While working as an intern at a private satellite company, Song came up with his idea of 'Open Satellite Initiative'. He contacted space professionals from Slovenia to Paris and told them , “ I’m just an individual, not someone working for big universities, corporations or armies.” After this introduction most of the professionals opened up to him and easily gave out information. Song Hojun has named his satellite, built from electronic parts found after rummaging through back-alley electronics stores as 'OpenSat' and it has costed him as little as $500. He says that “Making a satellite is no more difficult than making a cellphone. I believe that not just a satellite, but anything can be made with the help of the Internet and social platforms. I chose a satellite to show that symbolically.” Song accepts that universities and scientific groups around the world, as well as amateur radio clubs have made do-it-yourself satellites since decades. However, Song's 'OpenSat' is the first truly personal satellite designed and financed by an individual. Song spent nearly six years combing through academic papers, shopping online at sites that specialize in components that can be used for space projects and off course small electronic parts stores in Seoul. Song runs a small electronics business to support himself. However bulk of the required funds to build the $500 satellite have come from his parents.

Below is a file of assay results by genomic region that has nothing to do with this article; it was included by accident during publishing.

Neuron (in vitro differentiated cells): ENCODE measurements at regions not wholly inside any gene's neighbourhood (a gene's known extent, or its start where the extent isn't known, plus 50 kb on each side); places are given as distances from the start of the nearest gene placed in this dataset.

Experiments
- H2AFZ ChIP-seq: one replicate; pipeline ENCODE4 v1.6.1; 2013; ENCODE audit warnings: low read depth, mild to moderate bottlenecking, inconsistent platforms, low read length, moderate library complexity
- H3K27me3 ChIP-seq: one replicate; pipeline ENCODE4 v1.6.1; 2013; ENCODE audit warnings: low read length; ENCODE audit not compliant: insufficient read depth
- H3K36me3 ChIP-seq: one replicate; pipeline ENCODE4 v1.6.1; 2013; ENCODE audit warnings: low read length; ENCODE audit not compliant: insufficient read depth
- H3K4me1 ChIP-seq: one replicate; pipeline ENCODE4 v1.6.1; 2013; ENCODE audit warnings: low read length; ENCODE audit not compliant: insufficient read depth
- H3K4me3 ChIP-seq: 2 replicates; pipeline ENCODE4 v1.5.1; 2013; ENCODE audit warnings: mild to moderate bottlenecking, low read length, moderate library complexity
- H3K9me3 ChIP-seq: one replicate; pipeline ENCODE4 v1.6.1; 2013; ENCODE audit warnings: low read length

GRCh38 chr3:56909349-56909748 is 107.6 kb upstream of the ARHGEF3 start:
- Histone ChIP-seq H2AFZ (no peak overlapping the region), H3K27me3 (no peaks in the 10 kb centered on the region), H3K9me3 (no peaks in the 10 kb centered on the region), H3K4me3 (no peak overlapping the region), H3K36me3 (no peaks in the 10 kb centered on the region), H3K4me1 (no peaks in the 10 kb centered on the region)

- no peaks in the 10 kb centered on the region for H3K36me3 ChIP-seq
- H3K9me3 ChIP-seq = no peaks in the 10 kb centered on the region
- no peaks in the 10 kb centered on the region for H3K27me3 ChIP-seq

The cubical shaped 'OpenSat,' weighs 1 kg and measures 10 cubic centimeters. It will transmit information about the working status of its battery, the temperature and rotation speed of the satellite’s solar panel. Radio operators will be able to communicate with the satellite. If all goes well, it will repeat a message in Morse code using its LED lights at a set time and location.